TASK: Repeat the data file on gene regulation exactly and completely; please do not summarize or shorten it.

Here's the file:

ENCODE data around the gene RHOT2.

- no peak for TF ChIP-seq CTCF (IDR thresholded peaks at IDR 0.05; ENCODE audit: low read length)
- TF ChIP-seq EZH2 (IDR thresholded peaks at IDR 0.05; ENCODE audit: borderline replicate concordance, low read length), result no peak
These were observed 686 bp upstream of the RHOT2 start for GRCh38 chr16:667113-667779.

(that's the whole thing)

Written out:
ENCODE data around the gene RHOT2.

- no peak for TF ChIP-seq CTCF (IDR thresholded peaks at IDR 0.05; ENCODE audit: low read length)
- TF ChIP-seq EZH2 (IDR thresholded peaks at IDR 0.05; ENCODE audit: borderline replicate concordance, low read length), result no peak
These were observed 686 bp upstream of the RHOT2 start for GRCh38 chr16:667113-667779.